Thank you for the message. We're still receiving a few reports of mortality each week, but thankfully, they've been slowing in recent weeks. I'd suggest waiting until at least May 1st to rehang the feeders to help minimize mortality. We're essentially waiting for the pine siskins and American goldfinches to migrate out of the state, which occurs over the course of a few weeks usually in April and May. Once the outbreak has subsided, it's generally recommended that bird feeders and bird baths are thoroughly cleaned outdoors at least once a week, and more often if there is heavy use by birds. Disposable gloves should be worn and hands should be thoroughly washed after disposing of dead birds, and handling of bird feeders and bird baths. More information is available at the links below.

https://wildlife.ca.gov/Conservation/Laboratories/Wildlife-Investigations/Avian-Investigations#536232078-salmonellosis

https://wildlife.ca.gov/Conservation/Laboratories/Wildlife-Investigations/Avian-Investigations#53622645-feeding-birds

Sincerely,
Krysta

Krysta Rogers
Senior Environmental Scientist
Avian Specialist

Wildlife Investigations Laboratory
California Department of Fish & Wildlife
1701 Nimbus Road, Suite D
Rancho Cordova, CA 95670




Re: Where are the hummingbirds? Disturbing declines....

Anne Krysiak
 

I noticed a decline last year, but they're back in spades this year and fighting like crazy over my feeders. PS - I'm seeing a lot of hummers with Eucalyptus oil on their beaks.


Re: Where are the hummingbirds? Disturbing declines....

Mike Shannon
 

Hi Carolyn, 

I am happy to say that our hummingbirds are here again this year. 

Mike Shannon


On Apr 14, 2021, at 8:36 PM, Carolyn Arnold <carnold@...> wrote:

Here in East Oakland, I have noticed a big decline.  I have several types of sage, brimming with nectar that several Anna’s hummingbirds were visiting every morning last year.
This year, I only saw one, one afternoon, visit them briefly.  I hope they are elsewhere!  

On Apr 14, 2021, at 7:24 PM, Mike Feighner <feinerVogel94551@...> wrote:

I Livermore, we have only one male Anna's Hummingbird.


--
Mike Correll-Feichtner (Formery Mike Feighner)
Livermore, California, Alameda County

http://www.linkedIn.com/in/michaelfeighner
--
“Darkness cannot drive out darkness; only light can do that.  Hate cannot drive out hate; only love can do that.”  --  Martin Luther King, Jr.

-----Original Message-----
From: EBB-Sightings@groups.io <EBB-Sightings@groups.io> On Behalf Of Peggy
Sent: Wednesday, April 14, 2021 6:49 PM
To: EBB-Sightings@groups.io
Subject: Re: [EBB-Sightings] Where are the hummingbirds? Disturbing declines....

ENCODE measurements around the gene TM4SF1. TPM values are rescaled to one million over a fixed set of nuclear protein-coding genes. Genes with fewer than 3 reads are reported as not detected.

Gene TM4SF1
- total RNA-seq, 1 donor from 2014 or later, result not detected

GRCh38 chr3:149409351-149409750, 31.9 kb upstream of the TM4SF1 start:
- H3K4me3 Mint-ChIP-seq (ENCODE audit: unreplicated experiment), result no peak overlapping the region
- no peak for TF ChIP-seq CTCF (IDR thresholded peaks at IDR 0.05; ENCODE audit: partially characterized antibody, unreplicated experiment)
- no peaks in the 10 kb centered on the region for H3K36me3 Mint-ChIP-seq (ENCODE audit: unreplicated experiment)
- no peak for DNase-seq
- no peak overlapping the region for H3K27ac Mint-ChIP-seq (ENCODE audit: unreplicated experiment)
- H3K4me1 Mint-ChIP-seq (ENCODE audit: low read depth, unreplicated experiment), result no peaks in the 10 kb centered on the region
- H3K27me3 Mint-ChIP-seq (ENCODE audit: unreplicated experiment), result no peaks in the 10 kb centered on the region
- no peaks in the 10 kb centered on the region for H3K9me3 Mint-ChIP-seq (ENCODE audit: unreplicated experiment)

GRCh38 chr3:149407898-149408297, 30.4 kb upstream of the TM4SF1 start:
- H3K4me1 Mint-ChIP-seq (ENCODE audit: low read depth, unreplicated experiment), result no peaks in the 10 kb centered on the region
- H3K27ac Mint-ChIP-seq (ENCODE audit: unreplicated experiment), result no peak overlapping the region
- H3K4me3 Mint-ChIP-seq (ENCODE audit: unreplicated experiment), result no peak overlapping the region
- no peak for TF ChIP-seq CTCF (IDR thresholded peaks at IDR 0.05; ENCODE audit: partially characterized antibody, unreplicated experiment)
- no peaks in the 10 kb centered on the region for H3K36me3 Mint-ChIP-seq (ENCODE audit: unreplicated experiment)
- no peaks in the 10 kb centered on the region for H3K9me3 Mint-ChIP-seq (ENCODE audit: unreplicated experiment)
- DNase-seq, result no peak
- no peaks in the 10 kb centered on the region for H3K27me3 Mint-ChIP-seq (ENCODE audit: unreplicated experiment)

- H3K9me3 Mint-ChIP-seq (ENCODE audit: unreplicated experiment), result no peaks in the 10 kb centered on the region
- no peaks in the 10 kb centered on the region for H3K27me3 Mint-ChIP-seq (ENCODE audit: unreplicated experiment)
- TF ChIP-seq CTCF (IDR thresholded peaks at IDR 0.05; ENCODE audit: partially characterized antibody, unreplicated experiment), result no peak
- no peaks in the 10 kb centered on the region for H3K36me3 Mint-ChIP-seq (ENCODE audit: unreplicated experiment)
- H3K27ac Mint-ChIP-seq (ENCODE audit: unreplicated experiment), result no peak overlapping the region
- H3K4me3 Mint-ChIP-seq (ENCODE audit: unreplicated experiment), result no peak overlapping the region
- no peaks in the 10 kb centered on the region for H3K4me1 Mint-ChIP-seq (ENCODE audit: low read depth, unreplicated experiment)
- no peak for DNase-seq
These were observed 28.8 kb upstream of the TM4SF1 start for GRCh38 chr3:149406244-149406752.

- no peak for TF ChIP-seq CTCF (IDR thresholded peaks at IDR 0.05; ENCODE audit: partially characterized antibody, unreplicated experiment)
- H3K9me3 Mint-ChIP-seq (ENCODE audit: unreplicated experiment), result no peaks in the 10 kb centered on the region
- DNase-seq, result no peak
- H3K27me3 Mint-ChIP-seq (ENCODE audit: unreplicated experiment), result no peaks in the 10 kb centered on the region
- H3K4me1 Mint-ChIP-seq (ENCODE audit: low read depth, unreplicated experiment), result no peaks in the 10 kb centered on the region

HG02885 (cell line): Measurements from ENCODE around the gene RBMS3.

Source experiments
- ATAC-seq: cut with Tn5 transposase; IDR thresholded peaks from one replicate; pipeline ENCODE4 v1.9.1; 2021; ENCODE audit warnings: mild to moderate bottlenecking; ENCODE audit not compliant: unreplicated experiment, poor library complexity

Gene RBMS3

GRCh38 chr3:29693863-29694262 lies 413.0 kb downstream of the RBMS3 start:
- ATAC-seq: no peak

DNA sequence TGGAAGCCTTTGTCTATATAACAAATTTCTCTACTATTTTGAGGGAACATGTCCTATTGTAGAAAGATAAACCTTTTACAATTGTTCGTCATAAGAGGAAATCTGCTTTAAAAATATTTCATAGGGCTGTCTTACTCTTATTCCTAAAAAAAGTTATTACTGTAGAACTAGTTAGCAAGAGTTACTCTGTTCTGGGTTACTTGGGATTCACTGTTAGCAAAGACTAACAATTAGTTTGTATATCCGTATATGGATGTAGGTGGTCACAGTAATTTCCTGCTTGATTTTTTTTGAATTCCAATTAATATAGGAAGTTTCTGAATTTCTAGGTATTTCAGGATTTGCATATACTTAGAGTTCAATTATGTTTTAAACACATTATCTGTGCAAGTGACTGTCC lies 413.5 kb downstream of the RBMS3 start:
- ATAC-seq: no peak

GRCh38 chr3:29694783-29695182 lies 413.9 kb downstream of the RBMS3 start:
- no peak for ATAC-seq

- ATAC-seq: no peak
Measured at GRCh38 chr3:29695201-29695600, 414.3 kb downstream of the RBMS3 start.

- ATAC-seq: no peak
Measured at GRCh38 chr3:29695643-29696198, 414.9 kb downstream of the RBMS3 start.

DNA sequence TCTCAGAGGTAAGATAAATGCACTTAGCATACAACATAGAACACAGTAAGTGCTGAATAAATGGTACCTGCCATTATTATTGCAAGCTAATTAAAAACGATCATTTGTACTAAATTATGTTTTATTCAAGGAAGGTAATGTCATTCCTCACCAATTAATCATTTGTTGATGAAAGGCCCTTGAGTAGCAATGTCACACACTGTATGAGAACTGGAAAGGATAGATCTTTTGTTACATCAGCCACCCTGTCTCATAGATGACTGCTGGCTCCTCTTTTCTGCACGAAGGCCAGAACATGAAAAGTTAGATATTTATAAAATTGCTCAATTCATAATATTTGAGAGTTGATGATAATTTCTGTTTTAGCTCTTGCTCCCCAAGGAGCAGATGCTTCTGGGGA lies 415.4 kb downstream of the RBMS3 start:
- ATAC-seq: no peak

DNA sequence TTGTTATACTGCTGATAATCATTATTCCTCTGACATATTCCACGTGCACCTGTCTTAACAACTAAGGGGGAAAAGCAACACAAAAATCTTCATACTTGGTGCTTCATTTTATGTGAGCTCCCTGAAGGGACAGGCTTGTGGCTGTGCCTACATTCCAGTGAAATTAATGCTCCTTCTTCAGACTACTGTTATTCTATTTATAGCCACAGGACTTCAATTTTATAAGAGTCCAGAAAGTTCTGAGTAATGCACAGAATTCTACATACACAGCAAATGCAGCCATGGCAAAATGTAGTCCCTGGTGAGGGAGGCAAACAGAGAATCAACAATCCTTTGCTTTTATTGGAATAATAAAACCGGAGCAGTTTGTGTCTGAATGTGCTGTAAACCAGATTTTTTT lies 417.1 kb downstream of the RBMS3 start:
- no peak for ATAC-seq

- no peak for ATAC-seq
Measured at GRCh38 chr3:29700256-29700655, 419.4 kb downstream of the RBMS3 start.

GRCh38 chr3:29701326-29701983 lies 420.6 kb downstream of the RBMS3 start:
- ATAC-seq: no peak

I live at Lake Merritt in Oakland and the Anna's are keeping me BUSY this season.  As Alvaro said, I'm filling my feeder at least twice as frequently as past years.  I had one Allen's migrate through, but that is typical.  Hope this provides a bit of comfort :).  
Peggy Rehm
Oakland, CA





Carolyn Lee Arnold
Author of forthcoming memoir from She Writes Press in November 2021: Fifty First Dates After Fifty
Oakland, California
(510) 590-1172











Re: White-crowned sparrows left last night

Jaan Lepson
 

It seems I was a bit premature in my assessment yesterday! 

I saw several groups of LBJs while biking through Robertson Park in Livermore this morning, including one bird that showed well enough to ID as a WCSP. And two came in just a couple feet from my face this afternoon at home. But I have heard no singing at all these past two days from either White-crowns or Golden-crowns. So while they are here they are being inconspicuous.

Siskins were calling in Robertson Park on my way back home mid-day today.

Jaan Lepson
Livermore

On Apr 14, 2021, at 15:35, Alan Krakauer <Alan.krakauer@...> wrote:

For what it's worth, we still have continuing White-crowned and Golden-crowned Sparrows, along with Pine Siskin, here in Richmond near Wildcat Canyon Park as of this morning (Wednesday). We had a Fox Sparrow at least through Monday. 

-Alan Krakauer
Richmond, CA







Re: White-crowned sparrows left last night

Marke Estis
 

I also still have white-crowned sparrows in my backyard in West Berkeley 


Sent from AT&T Yahoo Mail for iPhone

On Wednesday, April 14, 2021, 3:35 PM, Alan Krakauer <Alan.krakauer@...> wrote:

For what it's worth, we still have continuing White-crowned and Golden-crowned Sparrows, along with Pine Siskin, here in Richmond near Wildcat Canyon Park as of this morning (Wednesday). We had a Fox Sparrow at least through Monday. 

-Alan Krakauer
Richmond, CA




Re: Where are the hummingbirds? Disturbing declines....

Carolyn Arnold
 

Here in East Oakland, I have noticed a big decline.  I have several types of sage, brimming with nectar that several Anna’s hummingbirds were visiting every morning last year.
This year, I only saw one, one afternoon, visit them briefly.  I hope they are elsewhere!  

On Apr 14, 2021, at 7:24 PM, Mike Feighner <feinerVogel94551@...> wrote:

I Livermore, we have only one male Anna's Hummingbird.


--
Mike Correll-Feichtner (Formery Mike Feighner)
Livermore, California, Alameda County

http://www.linkedIn.com/in/michaelfeighner
--